What Does Forfeiture Mean?
A forfeiture is the loss of a property without compensation in favor of one party to a contract when the other party defaults or fails to comply with its obligations. In terms of insurance, a forfeiture takes place when the policyholder defaults on the payment of premiums, which is also known as an insurance policy lapse. As a result, the policy is no longer in effect and the premiums already paid are forfeited by the insurer.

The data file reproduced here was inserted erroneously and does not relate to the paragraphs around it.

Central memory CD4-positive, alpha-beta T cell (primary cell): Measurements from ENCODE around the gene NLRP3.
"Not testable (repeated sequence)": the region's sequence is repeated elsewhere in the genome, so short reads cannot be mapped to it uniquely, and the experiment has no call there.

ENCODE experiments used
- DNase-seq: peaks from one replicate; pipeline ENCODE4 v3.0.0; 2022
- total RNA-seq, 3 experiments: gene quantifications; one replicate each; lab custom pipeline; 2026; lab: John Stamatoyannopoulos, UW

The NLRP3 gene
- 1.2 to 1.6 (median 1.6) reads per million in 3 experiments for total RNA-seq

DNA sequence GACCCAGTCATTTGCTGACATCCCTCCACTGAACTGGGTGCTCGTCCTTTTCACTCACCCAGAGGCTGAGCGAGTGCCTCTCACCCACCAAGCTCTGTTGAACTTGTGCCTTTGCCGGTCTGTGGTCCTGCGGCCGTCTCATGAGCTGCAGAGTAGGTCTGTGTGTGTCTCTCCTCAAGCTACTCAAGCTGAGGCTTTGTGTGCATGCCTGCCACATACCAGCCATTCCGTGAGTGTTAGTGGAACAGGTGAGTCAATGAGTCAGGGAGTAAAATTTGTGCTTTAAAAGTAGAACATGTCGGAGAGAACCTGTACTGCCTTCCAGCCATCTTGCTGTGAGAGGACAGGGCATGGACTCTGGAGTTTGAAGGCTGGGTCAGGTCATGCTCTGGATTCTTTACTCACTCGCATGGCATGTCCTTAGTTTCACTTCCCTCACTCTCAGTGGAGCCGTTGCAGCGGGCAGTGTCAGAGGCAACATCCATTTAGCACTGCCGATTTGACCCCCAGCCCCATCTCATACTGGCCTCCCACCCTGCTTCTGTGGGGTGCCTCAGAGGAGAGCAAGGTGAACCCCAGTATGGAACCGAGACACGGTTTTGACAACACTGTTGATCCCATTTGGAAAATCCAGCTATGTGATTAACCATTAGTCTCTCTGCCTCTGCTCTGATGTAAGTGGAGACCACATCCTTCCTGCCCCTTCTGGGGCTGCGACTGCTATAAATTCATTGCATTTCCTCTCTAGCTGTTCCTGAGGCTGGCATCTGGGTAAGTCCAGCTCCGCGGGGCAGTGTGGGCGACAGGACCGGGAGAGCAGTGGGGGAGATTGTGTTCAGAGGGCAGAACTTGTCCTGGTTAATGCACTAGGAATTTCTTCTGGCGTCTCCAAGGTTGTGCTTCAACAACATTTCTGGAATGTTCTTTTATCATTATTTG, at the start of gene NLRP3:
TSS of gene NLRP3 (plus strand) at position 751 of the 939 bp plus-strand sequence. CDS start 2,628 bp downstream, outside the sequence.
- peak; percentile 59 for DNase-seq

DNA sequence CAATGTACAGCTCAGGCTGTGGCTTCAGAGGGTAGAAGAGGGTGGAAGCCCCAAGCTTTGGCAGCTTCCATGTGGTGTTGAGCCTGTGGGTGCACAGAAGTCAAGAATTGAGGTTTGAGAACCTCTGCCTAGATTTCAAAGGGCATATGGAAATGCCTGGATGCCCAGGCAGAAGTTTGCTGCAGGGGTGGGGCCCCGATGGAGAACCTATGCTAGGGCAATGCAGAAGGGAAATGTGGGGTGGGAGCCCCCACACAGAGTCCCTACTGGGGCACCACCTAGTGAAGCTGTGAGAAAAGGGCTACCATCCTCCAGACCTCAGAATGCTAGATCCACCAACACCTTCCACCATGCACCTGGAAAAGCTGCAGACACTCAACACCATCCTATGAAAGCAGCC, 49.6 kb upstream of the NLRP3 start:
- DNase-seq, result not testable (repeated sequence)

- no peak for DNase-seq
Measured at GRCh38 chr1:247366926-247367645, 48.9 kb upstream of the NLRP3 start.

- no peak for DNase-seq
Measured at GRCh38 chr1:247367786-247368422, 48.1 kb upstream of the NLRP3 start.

Insuranceopedia Explains Forfeiture
A forfeiture occurs when one of the involved parties falls short of meeting their obligation in a contract. For example, in a life insurance policy, the insured is required to declare the truth about his past and present health conditions prior to entering in an insurance contract. If in any case the insured is found to have concealed a material fact, the insurance company may enact a forfeiture of the policy and all the premiums already paid. However, if the insurance contract has a non-forfeiture clause, the insured may still receive benefits, albeit a reduced or limited amount, or the insurer may issue a partial refund of the paid premiums.